Rex Allen Weaver was convicted of rape, aggravated assault, burglary, false imprisonment, and possession of a knife during the commission of a felony. A motion for a new trial was granted as to the burglary conviction but denied as to the remaining convictions. This appeal followed.
At trial Weaver admitted that he had gone to the victim's home carrying a knife under his coat, gained entrance by asking to use her phone, and had sexual relations with her after brandishing the knife; however, he maintained that he believed she had consented. Shortly after the incidents occurred, the victim contacted the police and provide them with a description of her assailant. As a result, two police officers and a GBI agent subsequently appeared at Weaver's residence, where they identified themselves and were admitted by Weaver. Once inside the residence, the GBI agent informed Weaver that he wished to discuss the reported rape and advised him of his Miranda rights, whereupon, according to the officers, Weaver voluntarily made an incriminating statement to them and then consented to a search of his home, leading them both to the knife which he had brandished earlier in the victim's home and to a hunting knife which he had also had in his possession. Weaver was arrested at this time and transported to the county jail, where he made a second statement following another Miranda warning. The clothing which he was wearing was seized, and a penile swab specimen was obtained. Held:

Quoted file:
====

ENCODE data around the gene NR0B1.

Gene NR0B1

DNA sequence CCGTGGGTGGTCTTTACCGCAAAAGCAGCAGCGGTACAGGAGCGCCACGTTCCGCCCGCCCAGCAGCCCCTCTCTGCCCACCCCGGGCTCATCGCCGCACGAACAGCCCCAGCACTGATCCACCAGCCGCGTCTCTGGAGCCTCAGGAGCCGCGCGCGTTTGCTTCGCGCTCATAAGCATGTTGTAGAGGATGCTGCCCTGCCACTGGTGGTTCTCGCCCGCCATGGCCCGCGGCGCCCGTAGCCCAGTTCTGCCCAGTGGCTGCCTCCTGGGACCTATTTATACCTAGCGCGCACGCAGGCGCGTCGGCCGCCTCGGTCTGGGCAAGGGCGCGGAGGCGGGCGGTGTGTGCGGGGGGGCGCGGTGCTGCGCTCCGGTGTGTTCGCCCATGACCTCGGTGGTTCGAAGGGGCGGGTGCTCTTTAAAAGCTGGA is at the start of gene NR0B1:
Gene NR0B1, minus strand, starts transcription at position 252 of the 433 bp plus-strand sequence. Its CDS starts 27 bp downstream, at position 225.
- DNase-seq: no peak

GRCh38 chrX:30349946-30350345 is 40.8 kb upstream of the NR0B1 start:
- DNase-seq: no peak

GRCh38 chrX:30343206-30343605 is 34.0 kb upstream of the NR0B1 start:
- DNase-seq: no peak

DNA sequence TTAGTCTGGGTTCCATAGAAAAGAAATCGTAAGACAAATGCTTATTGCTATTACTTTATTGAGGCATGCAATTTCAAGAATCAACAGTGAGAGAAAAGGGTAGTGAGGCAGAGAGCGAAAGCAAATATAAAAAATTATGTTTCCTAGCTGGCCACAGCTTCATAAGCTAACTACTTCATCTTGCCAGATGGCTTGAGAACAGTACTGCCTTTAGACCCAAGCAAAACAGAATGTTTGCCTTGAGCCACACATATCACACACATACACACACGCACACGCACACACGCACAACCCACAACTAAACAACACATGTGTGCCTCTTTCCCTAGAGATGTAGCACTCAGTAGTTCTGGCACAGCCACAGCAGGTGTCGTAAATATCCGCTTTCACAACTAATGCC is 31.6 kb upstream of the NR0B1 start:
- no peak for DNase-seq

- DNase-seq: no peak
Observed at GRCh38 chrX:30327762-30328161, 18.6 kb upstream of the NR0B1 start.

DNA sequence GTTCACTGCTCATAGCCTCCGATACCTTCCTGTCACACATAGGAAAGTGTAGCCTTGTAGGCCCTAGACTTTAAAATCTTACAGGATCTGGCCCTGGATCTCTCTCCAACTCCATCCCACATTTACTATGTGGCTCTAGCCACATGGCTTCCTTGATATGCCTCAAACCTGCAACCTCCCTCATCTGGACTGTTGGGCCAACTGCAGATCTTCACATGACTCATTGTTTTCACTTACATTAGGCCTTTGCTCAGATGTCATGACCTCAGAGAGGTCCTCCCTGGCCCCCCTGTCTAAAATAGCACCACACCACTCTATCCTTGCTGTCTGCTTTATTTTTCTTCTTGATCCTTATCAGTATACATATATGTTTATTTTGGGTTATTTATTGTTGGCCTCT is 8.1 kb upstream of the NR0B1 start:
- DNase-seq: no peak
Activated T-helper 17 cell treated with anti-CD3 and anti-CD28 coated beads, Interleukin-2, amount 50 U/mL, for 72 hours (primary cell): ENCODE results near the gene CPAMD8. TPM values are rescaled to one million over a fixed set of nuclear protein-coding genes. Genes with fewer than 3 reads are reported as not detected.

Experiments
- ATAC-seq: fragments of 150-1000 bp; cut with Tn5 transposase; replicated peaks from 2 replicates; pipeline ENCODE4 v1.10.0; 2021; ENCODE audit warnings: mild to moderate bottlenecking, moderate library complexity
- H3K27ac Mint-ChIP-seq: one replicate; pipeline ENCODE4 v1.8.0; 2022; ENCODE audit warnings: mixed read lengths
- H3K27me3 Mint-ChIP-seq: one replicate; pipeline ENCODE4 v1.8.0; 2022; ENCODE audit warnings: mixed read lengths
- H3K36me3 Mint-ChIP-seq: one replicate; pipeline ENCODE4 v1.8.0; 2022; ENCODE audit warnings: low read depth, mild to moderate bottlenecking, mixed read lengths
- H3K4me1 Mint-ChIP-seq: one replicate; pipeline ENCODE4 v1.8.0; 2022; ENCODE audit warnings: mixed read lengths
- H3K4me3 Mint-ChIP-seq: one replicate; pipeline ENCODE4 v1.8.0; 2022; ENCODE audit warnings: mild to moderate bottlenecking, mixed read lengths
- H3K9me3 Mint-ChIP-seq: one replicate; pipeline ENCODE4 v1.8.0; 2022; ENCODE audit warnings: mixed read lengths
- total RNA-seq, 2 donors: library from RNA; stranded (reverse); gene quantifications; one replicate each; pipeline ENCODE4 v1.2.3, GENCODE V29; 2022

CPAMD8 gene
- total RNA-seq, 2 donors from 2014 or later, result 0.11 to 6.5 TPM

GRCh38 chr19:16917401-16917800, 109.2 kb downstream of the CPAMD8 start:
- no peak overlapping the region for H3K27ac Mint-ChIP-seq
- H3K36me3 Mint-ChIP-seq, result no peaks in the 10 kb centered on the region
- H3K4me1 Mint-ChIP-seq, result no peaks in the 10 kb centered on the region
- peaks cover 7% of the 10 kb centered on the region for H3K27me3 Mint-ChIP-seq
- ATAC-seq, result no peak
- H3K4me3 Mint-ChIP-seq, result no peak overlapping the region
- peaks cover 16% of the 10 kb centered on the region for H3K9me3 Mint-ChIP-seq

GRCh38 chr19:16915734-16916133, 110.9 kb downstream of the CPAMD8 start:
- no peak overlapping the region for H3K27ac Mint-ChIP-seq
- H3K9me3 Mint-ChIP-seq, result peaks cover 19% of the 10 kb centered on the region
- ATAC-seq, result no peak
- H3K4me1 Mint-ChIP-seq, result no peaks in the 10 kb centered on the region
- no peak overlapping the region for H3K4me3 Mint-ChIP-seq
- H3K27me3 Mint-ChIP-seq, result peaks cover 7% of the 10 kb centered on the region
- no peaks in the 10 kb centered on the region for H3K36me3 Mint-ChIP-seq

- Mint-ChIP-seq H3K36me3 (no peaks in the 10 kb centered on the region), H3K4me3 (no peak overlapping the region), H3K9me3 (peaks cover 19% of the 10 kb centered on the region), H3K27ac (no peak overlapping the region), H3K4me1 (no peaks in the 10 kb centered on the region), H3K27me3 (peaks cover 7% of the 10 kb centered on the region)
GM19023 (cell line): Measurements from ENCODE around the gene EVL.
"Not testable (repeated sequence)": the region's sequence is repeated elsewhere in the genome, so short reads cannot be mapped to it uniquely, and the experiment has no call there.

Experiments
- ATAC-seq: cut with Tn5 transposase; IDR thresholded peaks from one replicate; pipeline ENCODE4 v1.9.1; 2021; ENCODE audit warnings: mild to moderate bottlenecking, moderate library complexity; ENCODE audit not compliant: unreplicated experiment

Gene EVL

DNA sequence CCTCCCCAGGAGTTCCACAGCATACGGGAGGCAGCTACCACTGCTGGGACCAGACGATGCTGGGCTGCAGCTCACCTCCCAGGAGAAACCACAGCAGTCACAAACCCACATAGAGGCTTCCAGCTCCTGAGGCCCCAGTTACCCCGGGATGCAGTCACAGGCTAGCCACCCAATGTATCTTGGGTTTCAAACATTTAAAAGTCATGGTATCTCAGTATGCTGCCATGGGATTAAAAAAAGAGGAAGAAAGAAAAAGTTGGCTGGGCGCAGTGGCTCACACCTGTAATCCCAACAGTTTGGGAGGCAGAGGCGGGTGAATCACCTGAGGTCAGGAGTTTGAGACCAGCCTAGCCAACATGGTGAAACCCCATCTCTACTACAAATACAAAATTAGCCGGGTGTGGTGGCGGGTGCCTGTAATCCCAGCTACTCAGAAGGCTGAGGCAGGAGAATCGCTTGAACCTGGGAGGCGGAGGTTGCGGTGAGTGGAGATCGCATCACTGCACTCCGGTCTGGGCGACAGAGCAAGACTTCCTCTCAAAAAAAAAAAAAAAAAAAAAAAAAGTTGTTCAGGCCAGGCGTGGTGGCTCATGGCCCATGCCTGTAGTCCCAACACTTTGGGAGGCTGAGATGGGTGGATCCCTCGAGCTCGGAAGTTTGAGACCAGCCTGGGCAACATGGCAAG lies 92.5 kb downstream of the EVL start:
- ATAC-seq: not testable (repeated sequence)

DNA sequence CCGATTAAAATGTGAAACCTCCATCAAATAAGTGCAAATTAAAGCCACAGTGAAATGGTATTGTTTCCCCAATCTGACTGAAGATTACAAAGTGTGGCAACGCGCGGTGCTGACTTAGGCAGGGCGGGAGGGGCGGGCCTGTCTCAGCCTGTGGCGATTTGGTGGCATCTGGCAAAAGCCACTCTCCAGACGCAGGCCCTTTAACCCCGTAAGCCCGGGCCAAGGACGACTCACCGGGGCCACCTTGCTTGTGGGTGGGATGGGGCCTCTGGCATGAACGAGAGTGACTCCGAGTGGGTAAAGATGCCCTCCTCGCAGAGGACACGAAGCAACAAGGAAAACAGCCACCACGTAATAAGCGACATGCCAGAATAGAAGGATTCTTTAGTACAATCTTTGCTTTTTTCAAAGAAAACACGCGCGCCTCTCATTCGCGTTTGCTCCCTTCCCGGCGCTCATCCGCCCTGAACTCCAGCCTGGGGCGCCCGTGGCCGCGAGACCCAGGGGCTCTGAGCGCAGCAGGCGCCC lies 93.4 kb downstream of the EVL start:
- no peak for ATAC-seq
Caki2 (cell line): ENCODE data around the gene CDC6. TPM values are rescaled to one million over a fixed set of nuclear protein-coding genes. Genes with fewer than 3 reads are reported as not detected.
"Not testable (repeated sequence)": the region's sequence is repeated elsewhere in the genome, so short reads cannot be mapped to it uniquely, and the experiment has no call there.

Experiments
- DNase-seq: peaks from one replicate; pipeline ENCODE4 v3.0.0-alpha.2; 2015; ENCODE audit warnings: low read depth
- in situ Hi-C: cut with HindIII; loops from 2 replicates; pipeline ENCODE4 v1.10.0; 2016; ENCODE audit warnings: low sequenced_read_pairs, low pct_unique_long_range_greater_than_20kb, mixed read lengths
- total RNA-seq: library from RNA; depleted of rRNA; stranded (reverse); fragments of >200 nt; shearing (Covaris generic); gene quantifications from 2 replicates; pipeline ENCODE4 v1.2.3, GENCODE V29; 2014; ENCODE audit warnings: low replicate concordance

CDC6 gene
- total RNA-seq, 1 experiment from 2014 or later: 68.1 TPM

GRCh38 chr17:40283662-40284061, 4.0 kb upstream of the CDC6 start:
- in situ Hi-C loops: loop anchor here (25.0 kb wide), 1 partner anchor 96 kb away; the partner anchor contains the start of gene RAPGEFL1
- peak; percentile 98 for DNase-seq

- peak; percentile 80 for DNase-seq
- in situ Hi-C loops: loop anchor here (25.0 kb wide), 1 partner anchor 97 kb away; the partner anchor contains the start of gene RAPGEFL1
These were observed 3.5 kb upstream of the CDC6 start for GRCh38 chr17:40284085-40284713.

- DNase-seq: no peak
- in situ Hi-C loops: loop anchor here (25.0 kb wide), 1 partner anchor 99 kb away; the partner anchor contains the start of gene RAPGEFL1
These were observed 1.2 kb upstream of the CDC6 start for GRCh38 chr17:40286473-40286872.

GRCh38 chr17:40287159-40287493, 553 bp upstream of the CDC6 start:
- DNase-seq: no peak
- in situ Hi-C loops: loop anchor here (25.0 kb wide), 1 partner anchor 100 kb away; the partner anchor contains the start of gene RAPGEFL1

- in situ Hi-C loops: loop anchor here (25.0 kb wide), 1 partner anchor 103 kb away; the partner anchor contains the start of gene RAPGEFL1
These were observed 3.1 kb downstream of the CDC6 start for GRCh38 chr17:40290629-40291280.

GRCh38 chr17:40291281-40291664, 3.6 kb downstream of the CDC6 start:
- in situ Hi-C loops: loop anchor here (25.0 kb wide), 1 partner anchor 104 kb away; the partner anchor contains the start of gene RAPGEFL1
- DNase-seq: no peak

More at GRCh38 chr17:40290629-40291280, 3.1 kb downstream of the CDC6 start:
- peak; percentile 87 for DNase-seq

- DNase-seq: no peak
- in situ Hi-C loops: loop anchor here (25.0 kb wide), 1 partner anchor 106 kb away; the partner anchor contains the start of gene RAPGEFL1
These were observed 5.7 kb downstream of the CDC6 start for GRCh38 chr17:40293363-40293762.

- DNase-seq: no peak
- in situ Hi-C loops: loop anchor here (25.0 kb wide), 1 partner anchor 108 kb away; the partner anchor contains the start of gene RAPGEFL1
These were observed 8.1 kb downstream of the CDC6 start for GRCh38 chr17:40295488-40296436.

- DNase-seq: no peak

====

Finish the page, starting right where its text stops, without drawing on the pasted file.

1. Weaver contends that all of the statements and the physical evidence should have been suppressed as the fruit of an unlawful arrest. However, the trial court was authorized to conclude from the evidence that Weaver voluntarily consented to the officer's entry into his trailer, that he then spoke with them voluntarily after being fully advised of his Miranda rights, and that he then voluntarily consented to the search of his residence. Evidence obtained as a result of a lawful consent does not require a warrant in order to be admissible. Dawson v. State, 166 Ga. App. 199 (303 SE2d 532) (1983)
. Based on the information provided by the victim and the evidence obtained from Weaver at his home, the officers clearly had probable cause to believe that he had committed a felony. Accordingly, the arrest was valid. See generally Mincey v. State, 251 Ga. 255
(6a) (304 SE2d 882
) (1983); Durden v. State, 250 Ga. 325 (1) (297 SE2d 237) (1982)
. It follows that none of the evidence in question was obtained unlawfully and that the trial court did not err in denying the motion to suppress.
2. Weaver contends that the trial court erred in refusing to order a mistrial based on certain comments by the state's attorney during closing argument having reference to a movie which had been televised the night before the offenses occurred, as well as a statement that an acquittal would have the effect of returning Weaver's knife to him to be used in a future offense. At the time the motion for mistrial was made, the trial court instructed the jury that there was no evidence of any movie and that they should disregard the state's attorney's comments in this regard. The trial court further instructed the jury that they must reach a verdict solely on the basis of the evidence